Normally if I hear somebody say "I would have stayed", I would expect a "but" coming along stating the reason why instead the speaker did not stay. Or I would expect subsequently there will be an adverbial phrase/clause of time as in 'I would have stayed there for 3 months by the time he arrived.'
However, consider this scene, where Edward answers to Jacob's question about how he was doing while being away from Bella:
For over six months I was able to stay away, to keep my promise that I wouldn't interfere again. It was getting close—I was fighting but I knew I wasn't going to win; I would have come back ... just to check on her. That's what I would have told myself, anyway. And if I'd found her reasonably happy... I like to think that I could have gone away again.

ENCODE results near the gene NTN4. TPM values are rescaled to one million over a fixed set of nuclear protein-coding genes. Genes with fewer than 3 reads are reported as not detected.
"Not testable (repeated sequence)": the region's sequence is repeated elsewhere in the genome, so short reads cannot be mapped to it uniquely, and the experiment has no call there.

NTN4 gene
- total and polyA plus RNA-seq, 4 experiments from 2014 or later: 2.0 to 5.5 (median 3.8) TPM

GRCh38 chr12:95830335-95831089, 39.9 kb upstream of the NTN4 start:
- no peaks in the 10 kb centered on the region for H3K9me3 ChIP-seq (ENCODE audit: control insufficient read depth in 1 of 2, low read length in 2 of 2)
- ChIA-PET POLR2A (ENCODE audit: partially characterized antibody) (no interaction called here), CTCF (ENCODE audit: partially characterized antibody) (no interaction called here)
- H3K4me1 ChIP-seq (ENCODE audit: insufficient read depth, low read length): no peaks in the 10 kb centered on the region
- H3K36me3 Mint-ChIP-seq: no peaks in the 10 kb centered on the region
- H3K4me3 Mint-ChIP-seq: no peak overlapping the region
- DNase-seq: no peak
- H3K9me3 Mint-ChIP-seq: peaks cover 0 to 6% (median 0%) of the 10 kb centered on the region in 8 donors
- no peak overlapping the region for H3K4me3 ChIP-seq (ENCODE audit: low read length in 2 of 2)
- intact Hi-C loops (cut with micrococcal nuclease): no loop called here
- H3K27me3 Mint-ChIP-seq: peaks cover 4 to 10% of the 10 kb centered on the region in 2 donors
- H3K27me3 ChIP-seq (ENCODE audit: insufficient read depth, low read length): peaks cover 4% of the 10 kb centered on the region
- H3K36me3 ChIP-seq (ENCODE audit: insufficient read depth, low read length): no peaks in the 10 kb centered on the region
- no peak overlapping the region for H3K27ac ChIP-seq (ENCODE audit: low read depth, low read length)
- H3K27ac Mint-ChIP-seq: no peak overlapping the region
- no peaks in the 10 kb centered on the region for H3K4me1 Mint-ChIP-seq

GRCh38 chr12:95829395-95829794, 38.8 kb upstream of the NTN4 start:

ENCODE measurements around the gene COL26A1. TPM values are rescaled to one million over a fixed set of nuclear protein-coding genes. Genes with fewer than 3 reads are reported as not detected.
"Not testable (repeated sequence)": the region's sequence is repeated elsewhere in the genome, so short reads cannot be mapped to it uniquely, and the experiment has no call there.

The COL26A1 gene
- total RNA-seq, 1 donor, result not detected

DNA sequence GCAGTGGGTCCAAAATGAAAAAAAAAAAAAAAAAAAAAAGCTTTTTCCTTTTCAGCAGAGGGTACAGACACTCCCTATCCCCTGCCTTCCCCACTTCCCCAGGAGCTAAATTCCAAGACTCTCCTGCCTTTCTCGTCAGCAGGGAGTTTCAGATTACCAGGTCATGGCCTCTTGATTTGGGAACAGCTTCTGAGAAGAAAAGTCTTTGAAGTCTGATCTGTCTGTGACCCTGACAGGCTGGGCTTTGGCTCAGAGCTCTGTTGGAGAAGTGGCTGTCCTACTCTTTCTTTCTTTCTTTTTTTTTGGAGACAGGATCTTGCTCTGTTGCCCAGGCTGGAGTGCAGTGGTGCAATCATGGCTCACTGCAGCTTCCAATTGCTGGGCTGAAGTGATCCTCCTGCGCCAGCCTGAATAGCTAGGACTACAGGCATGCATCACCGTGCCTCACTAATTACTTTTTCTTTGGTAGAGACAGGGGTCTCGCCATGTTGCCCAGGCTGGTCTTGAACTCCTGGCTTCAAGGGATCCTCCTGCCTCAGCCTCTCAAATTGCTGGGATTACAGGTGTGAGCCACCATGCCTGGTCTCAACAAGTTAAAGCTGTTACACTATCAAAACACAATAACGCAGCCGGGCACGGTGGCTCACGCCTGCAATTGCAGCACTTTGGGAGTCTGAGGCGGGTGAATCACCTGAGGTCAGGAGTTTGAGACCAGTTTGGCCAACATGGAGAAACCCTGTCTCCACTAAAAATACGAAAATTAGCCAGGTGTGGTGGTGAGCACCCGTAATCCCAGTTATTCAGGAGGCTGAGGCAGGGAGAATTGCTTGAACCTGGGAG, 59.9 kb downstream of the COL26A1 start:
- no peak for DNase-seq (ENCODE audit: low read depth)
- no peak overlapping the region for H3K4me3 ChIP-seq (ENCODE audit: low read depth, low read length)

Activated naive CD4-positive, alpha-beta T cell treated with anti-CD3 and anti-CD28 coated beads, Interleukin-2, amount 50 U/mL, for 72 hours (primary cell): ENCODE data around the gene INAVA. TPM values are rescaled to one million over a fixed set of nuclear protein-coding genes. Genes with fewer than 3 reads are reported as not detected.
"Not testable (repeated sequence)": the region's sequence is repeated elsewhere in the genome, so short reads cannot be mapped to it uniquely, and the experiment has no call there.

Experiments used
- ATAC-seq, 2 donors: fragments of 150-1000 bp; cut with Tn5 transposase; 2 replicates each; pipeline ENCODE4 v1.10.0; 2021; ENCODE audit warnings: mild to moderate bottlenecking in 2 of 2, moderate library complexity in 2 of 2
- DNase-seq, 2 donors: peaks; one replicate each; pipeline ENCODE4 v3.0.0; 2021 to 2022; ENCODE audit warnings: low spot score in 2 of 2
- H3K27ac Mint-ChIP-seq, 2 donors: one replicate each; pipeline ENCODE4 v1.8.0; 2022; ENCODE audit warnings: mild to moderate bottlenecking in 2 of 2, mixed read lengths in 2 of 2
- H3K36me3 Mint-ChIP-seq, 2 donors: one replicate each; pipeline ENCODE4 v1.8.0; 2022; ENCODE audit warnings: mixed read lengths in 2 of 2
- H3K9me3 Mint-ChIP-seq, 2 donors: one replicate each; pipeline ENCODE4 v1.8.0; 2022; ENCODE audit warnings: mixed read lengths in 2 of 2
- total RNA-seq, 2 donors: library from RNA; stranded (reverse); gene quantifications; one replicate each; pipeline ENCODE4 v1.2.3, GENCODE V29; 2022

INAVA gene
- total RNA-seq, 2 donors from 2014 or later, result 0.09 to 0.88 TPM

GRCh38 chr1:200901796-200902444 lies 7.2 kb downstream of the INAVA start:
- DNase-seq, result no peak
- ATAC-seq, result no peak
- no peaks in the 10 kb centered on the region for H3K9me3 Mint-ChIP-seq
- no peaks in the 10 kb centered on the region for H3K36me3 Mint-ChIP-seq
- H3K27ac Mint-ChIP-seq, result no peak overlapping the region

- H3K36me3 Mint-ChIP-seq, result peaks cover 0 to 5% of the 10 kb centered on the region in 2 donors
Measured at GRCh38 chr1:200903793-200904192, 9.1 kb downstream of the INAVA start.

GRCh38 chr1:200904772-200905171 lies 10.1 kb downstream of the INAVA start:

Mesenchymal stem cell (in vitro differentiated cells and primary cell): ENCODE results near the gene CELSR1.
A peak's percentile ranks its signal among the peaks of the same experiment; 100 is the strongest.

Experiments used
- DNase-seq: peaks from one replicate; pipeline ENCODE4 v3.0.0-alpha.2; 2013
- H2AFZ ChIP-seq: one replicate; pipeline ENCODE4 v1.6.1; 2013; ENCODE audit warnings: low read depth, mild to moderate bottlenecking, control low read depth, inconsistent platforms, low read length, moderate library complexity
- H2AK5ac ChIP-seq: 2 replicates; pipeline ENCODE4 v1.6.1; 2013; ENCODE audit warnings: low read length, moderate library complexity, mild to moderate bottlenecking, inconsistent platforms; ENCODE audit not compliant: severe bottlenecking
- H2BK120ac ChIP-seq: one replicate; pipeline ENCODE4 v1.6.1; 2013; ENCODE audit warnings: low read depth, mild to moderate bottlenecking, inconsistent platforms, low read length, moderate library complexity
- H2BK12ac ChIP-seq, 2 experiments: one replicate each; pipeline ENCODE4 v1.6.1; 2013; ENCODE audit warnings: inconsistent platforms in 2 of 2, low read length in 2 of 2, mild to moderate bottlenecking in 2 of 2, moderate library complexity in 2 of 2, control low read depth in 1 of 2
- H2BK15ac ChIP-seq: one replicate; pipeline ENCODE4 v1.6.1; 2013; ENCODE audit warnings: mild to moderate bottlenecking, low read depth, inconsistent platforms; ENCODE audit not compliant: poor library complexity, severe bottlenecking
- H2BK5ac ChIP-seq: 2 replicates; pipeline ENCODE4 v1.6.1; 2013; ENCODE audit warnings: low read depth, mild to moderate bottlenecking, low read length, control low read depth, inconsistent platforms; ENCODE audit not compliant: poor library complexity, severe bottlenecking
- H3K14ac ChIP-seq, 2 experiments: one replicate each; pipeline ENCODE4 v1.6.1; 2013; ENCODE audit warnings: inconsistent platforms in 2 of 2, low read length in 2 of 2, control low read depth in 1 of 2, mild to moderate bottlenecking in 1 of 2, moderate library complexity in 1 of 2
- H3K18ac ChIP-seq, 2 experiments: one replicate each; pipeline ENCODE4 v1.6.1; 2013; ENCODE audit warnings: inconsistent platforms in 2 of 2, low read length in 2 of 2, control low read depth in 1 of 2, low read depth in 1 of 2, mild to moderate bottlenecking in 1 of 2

But she wasn't happy. And I would have stayed. That's how she convinced me to stay with her tomorrow, of course.
— Eclipse: Stephanie Meyer, pub 2007 Hachette UK
The novel is written in the past tense. Edward had come back to Bella by the time of utterance. He did choose to stay. So, what would the difference be between "I stayed" and "I would have stayed" in this situation?
It's the same issue with "I would have come back": why the perfect tense?